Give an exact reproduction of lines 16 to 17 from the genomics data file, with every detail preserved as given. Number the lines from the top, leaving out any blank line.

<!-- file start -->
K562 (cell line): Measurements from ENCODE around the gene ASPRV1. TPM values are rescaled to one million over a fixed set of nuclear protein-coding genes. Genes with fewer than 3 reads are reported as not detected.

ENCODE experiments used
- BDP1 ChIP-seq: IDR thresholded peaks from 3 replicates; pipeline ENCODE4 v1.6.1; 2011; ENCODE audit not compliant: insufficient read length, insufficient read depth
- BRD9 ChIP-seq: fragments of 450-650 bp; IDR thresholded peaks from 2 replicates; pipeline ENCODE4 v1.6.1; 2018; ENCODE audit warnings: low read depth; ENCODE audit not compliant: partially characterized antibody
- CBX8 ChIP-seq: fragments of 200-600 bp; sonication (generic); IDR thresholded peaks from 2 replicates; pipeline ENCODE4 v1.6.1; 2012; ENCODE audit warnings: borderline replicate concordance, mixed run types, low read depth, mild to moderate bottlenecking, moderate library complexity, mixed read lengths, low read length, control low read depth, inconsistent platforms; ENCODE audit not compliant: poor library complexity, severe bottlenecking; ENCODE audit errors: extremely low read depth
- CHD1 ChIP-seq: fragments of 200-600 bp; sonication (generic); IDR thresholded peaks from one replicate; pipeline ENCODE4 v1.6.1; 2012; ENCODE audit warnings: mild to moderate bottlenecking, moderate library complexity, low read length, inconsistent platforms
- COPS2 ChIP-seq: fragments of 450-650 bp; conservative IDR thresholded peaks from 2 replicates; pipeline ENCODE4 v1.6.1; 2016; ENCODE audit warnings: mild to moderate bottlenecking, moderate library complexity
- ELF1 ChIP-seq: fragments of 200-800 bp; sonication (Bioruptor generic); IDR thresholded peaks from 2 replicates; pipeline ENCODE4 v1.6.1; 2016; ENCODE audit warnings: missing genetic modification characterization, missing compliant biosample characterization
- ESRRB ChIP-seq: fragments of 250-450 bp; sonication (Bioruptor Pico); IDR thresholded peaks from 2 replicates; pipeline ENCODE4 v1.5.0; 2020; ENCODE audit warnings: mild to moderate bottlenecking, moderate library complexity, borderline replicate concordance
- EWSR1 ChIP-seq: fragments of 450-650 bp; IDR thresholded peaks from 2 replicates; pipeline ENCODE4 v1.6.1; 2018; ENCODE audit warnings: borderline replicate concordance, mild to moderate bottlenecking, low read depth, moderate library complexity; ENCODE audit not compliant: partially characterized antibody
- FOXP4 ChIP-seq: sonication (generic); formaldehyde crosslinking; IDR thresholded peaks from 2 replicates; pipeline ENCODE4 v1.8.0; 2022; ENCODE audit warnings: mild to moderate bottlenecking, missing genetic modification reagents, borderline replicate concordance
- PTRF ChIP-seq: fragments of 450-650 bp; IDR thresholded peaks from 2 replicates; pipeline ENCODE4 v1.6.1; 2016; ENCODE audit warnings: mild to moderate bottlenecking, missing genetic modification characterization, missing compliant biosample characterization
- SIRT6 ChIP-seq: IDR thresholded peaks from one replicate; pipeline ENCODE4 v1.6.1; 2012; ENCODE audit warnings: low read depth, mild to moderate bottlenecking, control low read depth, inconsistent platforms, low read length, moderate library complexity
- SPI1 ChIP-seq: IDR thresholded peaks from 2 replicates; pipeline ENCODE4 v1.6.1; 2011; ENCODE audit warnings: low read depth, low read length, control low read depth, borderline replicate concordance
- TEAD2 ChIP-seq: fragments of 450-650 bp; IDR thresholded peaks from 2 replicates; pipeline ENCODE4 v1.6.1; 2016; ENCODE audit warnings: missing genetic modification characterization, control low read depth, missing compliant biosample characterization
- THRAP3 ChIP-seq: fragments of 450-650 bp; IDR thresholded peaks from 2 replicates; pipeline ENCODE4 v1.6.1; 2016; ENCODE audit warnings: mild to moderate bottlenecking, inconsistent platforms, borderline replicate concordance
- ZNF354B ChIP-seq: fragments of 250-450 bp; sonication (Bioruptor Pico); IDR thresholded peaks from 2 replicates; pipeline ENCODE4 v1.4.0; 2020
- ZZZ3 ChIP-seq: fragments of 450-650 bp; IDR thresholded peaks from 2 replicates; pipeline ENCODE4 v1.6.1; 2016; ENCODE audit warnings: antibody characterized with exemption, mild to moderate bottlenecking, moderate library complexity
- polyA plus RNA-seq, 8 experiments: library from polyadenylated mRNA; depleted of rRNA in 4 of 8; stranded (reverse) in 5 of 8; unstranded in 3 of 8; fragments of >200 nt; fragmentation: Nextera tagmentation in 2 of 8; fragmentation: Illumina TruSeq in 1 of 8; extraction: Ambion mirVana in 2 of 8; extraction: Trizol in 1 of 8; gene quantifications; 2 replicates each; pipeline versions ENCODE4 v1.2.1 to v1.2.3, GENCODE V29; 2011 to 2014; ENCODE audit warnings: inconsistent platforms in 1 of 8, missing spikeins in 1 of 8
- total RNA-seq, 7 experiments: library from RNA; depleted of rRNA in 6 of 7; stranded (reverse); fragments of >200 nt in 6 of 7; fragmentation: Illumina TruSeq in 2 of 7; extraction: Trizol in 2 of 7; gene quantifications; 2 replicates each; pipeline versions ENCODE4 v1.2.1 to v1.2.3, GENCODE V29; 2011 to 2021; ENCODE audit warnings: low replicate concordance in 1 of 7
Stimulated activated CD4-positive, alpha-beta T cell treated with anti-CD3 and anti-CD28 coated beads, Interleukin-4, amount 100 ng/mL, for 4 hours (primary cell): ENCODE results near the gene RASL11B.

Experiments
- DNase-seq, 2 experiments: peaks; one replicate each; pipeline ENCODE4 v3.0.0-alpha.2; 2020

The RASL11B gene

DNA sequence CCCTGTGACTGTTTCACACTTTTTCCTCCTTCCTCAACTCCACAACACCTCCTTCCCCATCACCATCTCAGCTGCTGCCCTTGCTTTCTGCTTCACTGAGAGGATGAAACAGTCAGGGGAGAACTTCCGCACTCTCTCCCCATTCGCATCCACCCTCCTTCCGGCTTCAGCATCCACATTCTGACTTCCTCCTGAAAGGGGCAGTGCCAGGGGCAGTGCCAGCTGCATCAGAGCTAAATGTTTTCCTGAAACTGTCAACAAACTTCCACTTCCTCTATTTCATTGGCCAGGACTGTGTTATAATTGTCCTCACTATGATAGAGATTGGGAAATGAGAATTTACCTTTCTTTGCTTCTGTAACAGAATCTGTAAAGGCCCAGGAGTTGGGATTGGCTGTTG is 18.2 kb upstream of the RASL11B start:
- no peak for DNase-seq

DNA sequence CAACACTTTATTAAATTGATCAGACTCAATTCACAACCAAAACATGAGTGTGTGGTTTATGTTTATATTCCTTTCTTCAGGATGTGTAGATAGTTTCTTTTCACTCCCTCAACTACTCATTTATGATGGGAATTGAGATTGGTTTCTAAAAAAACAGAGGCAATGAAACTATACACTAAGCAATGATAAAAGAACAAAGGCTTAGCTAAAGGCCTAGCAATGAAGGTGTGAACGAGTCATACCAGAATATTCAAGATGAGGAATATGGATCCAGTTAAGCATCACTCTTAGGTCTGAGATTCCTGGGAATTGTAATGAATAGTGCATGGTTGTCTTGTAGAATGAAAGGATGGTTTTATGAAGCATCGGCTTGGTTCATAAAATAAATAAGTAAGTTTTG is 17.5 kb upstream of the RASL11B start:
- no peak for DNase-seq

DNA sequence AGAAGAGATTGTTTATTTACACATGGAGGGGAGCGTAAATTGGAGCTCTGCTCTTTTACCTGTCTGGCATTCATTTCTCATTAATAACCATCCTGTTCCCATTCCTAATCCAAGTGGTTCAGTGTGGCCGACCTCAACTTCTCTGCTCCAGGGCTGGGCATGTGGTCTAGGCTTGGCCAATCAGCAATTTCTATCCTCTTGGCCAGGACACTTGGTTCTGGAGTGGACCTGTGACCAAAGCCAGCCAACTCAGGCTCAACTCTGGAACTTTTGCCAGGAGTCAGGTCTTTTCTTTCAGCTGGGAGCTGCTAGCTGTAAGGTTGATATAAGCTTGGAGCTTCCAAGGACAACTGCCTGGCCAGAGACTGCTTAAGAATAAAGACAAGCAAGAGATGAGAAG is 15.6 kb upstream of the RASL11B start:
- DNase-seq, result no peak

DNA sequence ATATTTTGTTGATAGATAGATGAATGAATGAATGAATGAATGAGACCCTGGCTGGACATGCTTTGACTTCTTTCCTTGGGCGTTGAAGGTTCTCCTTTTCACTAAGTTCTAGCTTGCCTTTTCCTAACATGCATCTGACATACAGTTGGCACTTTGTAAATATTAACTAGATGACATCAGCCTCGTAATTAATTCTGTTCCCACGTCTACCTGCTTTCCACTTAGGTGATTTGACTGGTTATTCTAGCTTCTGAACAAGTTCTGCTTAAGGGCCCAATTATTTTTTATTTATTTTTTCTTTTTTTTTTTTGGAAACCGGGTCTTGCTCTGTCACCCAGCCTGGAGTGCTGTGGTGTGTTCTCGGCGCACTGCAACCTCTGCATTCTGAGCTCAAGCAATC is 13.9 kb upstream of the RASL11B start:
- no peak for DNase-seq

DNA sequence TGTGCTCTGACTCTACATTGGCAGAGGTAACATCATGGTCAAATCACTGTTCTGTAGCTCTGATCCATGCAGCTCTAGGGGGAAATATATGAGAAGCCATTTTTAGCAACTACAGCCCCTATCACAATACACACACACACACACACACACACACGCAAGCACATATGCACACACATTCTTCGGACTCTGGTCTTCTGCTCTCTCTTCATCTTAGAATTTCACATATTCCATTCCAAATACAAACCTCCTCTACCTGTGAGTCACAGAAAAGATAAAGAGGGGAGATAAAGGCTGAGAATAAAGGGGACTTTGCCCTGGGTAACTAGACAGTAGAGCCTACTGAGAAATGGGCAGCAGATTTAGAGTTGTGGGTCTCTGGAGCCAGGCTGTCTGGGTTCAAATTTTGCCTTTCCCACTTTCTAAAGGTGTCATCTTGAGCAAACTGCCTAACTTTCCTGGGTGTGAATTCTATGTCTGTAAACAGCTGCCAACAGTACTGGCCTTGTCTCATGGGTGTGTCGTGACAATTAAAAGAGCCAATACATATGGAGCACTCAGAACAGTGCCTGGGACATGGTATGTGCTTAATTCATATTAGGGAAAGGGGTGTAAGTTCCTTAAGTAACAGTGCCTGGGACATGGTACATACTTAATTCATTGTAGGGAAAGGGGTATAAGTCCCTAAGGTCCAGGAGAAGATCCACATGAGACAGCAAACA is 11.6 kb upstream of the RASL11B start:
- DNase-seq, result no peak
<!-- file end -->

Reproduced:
- THRAP3 ChIP-seq: fragments of 450-650 bp; IDR thresholded peaks from 2 replicates; pipeline ENCODE4 v1.6.1; 2016; ENCODE audit warnings: mild to moderate bottlenecking, inconsistent platforms, borderline replicate concordance
- ZNF354B ChIP-seq: fragments of 250-450 bp; sonication (Bioruptor Pico); IDR thresholded peaks from 2 replicates; pipeline ENCODE4 v1.4.0; 2020